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Young battler meets her hero

Yallingup teenager Deni Atkinson is thrilled after she met her idol Roger Federer at the recent Australian Open.

The last few years for Dunsborough's Deni Atkinson have been a whirlwind since she was diagnosed with a rare brain tumour in 2013 and later underwent proton therapy in the US in an attempt to stop the growth.

Not only did the therapy stop the growth of Deni's tumour, it reduced it by about a third, stunning the Atkinson family and providing relief for what was initially a very scary reality.

By her own account, things have "settled down" now for Deni, who is still getting used to the effects of the therapy more than a year after it was done, and is currently in her final year of high school.

She is also preparing to return to Memphis in April to take part in a research study.

"There's heaps of interesting testing," she said. "St Jude's do everything, all these scans and everything you can think of."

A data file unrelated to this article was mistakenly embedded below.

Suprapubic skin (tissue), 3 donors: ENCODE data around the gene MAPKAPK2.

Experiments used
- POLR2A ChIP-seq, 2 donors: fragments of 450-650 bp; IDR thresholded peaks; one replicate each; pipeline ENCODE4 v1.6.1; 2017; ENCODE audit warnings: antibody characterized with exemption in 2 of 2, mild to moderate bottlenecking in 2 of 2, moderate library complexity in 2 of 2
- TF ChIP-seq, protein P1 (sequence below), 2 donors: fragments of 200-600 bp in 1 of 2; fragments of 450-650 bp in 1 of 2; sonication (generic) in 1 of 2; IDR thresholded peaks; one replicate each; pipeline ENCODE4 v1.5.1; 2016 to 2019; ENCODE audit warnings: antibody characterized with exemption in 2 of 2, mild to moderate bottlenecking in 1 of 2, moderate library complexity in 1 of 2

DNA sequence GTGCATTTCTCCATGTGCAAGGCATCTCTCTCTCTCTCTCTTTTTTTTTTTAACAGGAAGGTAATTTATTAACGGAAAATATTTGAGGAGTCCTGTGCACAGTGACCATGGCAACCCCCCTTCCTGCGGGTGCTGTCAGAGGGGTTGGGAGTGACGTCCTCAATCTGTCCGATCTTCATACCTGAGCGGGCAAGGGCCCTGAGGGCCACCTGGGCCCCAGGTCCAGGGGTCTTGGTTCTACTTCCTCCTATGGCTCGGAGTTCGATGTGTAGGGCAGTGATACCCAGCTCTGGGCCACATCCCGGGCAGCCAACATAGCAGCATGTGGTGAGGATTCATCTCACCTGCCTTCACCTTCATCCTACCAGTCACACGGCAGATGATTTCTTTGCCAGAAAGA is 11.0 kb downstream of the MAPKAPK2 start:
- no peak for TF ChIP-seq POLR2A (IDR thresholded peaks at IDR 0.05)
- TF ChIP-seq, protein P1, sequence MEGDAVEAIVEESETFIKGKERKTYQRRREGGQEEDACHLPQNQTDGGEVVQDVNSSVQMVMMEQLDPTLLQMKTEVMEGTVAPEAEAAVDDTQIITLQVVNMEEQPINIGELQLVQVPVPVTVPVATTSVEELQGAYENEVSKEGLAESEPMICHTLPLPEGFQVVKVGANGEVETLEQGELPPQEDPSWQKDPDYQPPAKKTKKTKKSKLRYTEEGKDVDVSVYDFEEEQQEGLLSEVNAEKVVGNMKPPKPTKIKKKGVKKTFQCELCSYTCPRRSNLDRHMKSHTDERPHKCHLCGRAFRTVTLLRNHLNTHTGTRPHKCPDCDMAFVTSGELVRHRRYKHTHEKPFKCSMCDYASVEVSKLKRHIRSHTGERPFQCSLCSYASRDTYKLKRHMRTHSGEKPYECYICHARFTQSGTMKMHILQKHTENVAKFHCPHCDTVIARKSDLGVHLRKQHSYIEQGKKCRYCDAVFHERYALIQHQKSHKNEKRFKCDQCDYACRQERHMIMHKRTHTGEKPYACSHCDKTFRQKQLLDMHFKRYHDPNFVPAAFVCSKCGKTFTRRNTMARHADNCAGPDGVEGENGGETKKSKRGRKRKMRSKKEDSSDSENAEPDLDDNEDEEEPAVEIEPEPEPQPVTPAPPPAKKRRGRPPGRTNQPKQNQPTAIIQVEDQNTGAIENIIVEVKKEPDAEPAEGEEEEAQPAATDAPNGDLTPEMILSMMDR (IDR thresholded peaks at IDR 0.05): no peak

Before settling into school this year, however, Deni and her family were treated to a special trip, thanks to the Make-A-Wish Foundation.

Deni, dad Craig, mum Carmen and her two sisters were flown to Melbourne last month for the Australian Open where Deni was lucky enough to meet her idol Roger Federer.

"It was really awesome," she said. "Make-A-Wish just did such an amazing job."

"He'd just won his match. He had this very calm nature about him and he was asking lots of nice questions.

"It was so quick and it doesn't feel like it ever happened."

Make-A-Wish gave Deni and her family the trip of a lifetime, but the selfless 17-year-old said she was most excited her family, and especially her sisters, were also treated. "Because it has been about me for a while it was good that Make-A-Wish made it special for the girls too," she said.

Deni's April trip will take her away from her schooling at an important time, but the dedicated youngster, who wants to eventually work in the medical profession, said she was determined to make it work with a supportive school, and teachers, behind her.

"Because of the proton therapy, I get so tired at school," she said.

"Some days are fine. Other days I have to sleep at school.

"It's hard to find that balance but it's okay once you get into it."

The Atkinsons will also take part in this year's Ride to Conquer Cancer in October, with Deni stepping into the role of an ambassador for the project after taking part last year.

Despite the tough challenges, Deni said a lot of opportunities had opened up for her and she added she was positive about the future.